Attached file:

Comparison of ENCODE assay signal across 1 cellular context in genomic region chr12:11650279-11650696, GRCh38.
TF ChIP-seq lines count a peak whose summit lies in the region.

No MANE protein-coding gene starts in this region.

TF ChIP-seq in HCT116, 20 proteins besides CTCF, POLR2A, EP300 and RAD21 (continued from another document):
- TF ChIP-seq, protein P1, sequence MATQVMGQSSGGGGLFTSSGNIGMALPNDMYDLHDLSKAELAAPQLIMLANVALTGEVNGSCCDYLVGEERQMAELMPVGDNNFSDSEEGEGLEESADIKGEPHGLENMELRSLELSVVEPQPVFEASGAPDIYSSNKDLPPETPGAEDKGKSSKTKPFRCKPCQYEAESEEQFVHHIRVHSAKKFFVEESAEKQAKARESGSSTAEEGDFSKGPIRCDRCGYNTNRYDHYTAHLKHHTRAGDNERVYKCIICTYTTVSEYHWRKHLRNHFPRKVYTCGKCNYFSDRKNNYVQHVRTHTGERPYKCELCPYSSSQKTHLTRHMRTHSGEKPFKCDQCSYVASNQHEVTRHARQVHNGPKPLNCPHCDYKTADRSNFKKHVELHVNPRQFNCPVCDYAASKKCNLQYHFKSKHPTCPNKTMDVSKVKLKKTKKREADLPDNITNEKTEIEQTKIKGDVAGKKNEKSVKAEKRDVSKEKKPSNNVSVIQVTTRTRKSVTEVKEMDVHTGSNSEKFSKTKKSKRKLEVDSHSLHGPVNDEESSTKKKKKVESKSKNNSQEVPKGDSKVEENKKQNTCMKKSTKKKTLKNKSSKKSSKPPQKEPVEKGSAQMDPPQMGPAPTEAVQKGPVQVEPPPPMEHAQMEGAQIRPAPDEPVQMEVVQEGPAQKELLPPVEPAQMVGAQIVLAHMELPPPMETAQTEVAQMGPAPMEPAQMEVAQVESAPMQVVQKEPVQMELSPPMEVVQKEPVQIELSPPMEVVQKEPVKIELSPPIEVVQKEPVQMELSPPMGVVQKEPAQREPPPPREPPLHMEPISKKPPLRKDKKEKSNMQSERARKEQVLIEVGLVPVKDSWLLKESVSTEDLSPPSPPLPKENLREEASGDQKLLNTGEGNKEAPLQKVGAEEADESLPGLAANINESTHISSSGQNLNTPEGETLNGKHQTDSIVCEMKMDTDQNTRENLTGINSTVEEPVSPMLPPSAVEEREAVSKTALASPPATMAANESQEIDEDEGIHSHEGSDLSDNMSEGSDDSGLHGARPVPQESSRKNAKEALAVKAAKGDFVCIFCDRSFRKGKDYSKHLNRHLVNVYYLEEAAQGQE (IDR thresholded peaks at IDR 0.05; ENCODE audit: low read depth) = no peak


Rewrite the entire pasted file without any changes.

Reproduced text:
Comparison of ENCODE assay signal across 1 cellular context in genomic region chr12:11650279-11650696, GRCh38.
TF ChIP-seq lines count a peak whose summit lies in the region.

No MANE protein-coding gene starts in this region.

TF ChIP-seq in HCT116, 20 proteins besides CTCF, POLR2A, EP300 and RAD21 (continued from another document):
- TF ChIP-seq, protein P1, sequence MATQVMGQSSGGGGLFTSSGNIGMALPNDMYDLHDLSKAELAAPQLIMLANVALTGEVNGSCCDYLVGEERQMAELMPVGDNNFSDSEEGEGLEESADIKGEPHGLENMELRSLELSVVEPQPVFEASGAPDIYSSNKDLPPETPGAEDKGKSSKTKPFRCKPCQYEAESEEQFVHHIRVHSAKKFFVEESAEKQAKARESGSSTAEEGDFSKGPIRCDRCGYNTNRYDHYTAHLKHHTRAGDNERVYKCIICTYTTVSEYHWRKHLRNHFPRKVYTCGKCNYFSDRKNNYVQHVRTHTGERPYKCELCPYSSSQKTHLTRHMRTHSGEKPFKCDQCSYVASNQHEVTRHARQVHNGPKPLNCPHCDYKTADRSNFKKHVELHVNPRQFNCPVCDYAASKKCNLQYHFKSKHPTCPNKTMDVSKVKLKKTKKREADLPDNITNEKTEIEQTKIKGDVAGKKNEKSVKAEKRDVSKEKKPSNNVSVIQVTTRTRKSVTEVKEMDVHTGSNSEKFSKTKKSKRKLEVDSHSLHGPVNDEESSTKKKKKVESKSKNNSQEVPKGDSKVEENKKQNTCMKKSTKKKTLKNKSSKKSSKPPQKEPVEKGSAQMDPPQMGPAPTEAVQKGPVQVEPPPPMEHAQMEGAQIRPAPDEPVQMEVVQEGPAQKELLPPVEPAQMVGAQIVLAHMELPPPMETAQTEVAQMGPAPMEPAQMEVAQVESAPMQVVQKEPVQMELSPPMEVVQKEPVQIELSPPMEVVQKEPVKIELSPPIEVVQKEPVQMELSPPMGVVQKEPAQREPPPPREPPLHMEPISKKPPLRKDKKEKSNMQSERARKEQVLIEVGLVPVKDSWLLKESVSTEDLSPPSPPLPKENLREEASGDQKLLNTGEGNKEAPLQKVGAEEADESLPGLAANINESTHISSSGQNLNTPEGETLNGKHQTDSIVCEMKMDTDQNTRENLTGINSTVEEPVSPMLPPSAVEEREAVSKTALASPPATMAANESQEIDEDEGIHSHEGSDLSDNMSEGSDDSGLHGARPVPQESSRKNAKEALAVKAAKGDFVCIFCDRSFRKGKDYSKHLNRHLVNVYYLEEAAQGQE (IDR thresholded peaks at IDR 0.05; ENCODE audit: low read depth) = no peak